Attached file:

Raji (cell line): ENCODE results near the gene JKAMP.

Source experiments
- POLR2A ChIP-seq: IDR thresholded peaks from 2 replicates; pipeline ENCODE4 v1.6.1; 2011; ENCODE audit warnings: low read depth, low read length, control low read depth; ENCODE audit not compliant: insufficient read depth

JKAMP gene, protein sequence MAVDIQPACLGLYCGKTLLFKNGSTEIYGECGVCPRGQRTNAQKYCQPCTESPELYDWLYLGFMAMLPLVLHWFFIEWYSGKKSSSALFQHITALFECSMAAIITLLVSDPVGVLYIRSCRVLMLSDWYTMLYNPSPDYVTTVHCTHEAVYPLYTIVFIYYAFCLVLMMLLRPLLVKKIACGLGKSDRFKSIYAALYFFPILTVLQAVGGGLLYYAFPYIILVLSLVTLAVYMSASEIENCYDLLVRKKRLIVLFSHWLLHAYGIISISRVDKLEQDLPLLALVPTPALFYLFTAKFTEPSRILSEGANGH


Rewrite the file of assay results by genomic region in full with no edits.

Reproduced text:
Raji (cell line): ENCODE results near the gene JKAMP.

Source experiments
- POLR2A ChIP-seq: IDR thresholded peaks from 2 replicates; pipeline ENCODE4 v1.6.1; 2011; ENCODE audit warnings: low read depth, low read length, control low read depth; ENCODE audit not compliant: insufficient read depth

JKAMP gene, protein sequence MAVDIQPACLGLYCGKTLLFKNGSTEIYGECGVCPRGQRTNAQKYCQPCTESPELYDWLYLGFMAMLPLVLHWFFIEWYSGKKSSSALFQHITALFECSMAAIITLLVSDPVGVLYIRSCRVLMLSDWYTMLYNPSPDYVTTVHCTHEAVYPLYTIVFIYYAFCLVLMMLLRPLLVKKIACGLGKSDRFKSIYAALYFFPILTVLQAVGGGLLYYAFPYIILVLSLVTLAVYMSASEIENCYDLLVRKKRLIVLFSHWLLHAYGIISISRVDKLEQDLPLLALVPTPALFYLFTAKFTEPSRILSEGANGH